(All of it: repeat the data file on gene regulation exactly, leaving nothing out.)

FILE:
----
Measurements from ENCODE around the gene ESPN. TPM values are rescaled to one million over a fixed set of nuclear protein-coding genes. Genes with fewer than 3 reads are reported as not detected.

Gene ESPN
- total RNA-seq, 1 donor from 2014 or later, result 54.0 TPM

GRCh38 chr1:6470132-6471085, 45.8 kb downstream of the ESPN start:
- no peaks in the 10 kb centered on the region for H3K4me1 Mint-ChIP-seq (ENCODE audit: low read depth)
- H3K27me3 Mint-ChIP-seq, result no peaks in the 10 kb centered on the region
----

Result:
Measurements from ENCODE around the gene ESPN. TPM values are rescaled to one million over a fixed set of nuclear protein-coding genes. Genes with fewer than 3 reads are reported as not detected.

Gene ESPN
- total RNA-seq, 1 donor from 2014 or later, result 54.0 TPM

GRCh38 chr1:6470132-6471085, 45.8 kb downstream of the ESPN start:
- no peaks in the 10 kb centered on the region for H3K4me1 Mint-ChIP-seq (ENCODE audit: low read depth)
- H3K27me3 Mint-ChIP-seq, result no peaks in the 10 kb centered on the region